Travel America (TA) Truck Stop, Interstate 90, exit 35, Harborcreek, PA, April 13, 2017
Every time I come to Upstate New York, I wind up driving my big honkin’ truck down narrow country lanes through small towns to get to a distribution center. In one sense it is logical to put these near small towns to provide local employment. On the other hand, it does tend to attract big honkin’ trucks to rumble through your nice, quiet little village.
One of dozens of small towns traversed daily by Big Honkin’ Trucks
There are other sights to see along the country roads that don’t show up on Interstates:
No doubt there is some reason that this fire plug requires an antenna.
It was one of many such.
I spotted more examples of the Utica Shale. You may recall that this is a geological formation that contains enough oil and natural gas to make New York State rich beyond the dreams of avarice. Seriously, the Utica is just one of three such reservoirs in this area. All of them are shallow and richly endowed with hydrocarbons. (Once again, anyone who tells you that hydrocarbons are “evil” is misinformed or a liar. And, yes – I can back that up with the proof that those people always demand from others but never – repeat never – provide for their own viewpoints.)
The Utica Shale, near Utica
Pennsylvania has a bucket in each hand and is headed for the well. New York has taken a Vow of Poverty, however. Instead of oil and gas operations, they prefer big eyesores called windmills that collectively kill many thousands of large protected birds annually while providing very expensive and unreliably intermittent electrical power.
Windmills that will be functionless, abandoned relics in 20 years, sitting atop Centuries of oil and gas that is being ignored.
Waiting for a Door, Shipper’s Yard, Stratford, Ontario, April 13, 2017
I was seeing Interstate 90 for the fourth time in as many weeks. The Great Adventure was becoming just a bit “routine”. But, before I could get to Joliet, Illinois, a call came. The question is: Would you swap for an empty trailer in Pennsylvania and take it to Ontario for a load to Texas?
Why, yes, that would be OK. (Make it casual…Don’t let them know that you want it.) There are a few forms to fill out, then they tell me to launch immediately toward the shipper. The appointment is for 2200, it was 1100 and only 4 hours of drive time away. I did get inspected at the border. Here is a synopsis of the questions asked:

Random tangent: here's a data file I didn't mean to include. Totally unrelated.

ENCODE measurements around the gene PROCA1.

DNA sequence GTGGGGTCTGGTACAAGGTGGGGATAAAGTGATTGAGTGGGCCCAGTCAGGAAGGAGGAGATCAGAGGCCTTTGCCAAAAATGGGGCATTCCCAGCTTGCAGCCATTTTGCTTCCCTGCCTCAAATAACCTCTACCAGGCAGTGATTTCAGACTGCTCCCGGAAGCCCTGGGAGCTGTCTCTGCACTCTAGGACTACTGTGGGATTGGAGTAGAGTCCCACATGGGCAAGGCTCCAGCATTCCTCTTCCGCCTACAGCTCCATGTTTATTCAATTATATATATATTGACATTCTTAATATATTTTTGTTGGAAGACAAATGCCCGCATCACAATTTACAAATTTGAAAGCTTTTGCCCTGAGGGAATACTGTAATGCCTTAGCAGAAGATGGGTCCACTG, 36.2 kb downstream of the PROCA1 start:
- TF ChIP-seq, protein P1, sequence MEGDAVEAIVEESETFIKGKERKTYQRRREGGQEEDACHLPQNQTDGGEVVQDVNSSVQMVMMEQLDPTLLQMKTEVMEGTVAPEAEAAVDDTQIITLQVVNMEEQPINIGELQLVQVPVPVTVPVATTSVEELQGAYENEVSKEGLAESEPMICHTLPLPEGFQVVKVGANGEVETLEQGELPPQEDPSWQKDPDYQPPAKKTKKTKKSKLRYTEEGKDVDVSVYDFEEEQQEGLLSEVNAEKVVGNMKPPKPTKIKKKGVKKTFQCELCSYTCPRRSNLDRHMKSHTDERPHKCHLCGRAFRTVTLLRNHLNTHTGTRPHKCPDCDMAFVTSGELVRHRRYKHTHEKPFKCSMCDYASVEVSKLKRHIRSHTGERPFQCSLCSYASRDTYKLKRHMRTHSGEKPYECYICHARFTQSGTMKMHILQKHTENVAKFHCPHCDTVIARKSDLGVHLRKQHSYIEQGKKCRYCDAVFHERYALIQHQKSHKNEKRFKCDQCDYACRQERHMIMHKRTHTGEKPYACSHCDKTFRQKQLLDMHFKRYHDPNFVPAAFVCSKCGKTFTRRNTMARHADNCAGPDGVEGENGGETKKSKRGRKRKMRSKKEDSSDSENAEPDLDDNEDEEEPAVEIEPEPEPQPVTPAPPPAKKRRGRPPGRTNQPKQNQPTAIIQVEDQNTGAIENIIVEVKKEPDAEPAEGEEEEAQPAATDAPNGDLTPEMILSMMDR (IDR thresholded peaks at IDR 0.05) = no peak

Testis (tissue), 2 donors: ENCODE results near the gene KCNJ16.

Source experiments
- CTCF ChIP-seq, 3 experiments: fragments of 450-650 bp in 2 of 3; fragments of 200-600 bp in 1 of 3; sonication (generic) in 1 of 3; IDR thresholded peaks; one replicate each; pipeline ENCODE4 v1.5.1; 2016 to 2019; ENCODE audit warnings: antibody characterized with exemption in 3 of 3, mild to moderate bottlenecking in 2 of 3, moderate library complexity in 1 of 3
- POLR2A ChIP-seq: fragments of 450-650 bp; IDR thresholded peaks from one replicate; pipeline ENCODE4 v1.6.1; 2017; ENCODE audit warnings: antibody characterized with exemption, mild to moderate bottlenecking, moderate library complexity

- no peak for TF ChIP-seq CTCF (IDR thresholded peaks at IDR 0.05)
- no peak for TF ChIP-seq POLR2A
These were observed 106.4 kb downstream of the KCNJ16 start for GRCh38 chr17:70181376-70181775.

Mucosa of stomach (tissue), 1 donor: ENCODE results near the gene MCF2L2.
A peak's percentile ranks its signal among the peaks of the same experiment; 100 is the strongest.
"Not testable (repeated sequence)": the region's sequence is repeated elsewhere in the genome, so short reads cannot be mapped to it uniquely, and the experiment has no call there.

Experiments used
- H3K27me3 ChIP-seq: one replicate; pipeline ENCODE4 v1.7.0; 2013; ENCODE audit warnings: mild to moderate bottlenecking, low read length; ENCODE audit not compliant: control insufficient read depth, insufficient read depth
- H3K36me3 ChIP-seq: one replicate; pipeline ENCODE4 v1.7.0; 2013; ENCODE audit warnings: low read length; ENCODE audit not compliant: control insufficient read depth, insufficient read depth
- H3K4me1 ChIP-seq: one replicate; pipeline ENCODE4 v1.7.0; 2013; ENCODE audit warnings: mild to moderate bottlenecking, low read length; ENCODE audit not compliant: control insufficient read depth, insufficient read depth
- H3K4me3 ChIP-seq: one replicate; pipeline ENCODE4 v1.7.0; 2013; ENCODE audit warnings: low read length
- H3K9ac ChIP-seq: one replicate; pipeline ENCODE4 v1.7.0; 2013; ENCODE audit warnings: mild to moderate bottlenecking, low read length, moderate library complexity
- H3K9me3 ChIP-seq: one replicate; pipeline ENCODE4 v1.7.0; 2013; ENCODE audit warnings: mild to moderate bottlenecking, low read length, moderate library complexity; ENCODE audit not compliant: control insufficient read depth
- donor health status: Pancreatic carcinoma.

Q: Are you carrying any drugs or alcohol?
A: No, that is against Company Policy.
Q: Where do you live?
A: Houston, Texas (I think maybe that was a “trigger” 😉)
Q: Do you have handguns on the truck? Maybe pearl-handled revolvers?
A: They are Ivory! Only a New Orleans Pimp would carry pearl handled revolvers!
Okay, okay – he didn’t ask about pearl-handles and I didn’t quote Patton to him.
Actual A: No Sir.
Q: Do you have any at home? (No, really! He asked that!)
A: No sir, no handguns at home.
Q: What about rifles?
I was tempted to tell him “None of your business”, but I refrained. So, I answered candidly and honestly. And he sent my truck to be strip-searched. The inspector asked me where I got the trailer. I don’t think he liked it when I told him I traded a loaded trailer for an empty in Pennsylvania. I waited in the “tank” with 5 other delinquents, while they went over the tractor cab and the interior of the empty trailer. I still managed to get out in only 40 minutes.
The border crossing at Buffalo/Port Erie. Niagara Falls is just another example of Majesty Passed By.
Speed limits are all in kilometers per hour. The road markers are also metric. No problem – been there and done that in South America. I wrote my trailer height in meters (4.140) on the windshield with dry-erase marker. To no avail – they don’t post clearances for the underpasses, anyway.
The crossing is very near Niagra Falls but all I saw was a really fast current under the bridge on the Niagra River. Lake Ontario was visible from the highway for a while.
I saw vineyards, which surprised me. It looks like the vines are pruned back severely this Spring. I reckon that is in response to the freezing Winter and it must be a very short growing season. I’ll predict the demise of viticulture in Canada, as I did for New York. Write it down for twenty years from now so you can tell people, “You know, there is this eccentric old guy who predicted the cold climate we have now. He called it “The end of the Holocene Climate Optimum””.
Ontario Vineyards, before the demise of the Holocene.
Flying J, Highway 402, exit 25 Sarnia, Ontario, April 14, 2017
It began in the cold, still darkness in Ontario, creeping through Stratford and obeying metric speed limits. If you drive in Canada, just remember…drop the zero and multiply by six. It is not exact, but close enough, eh?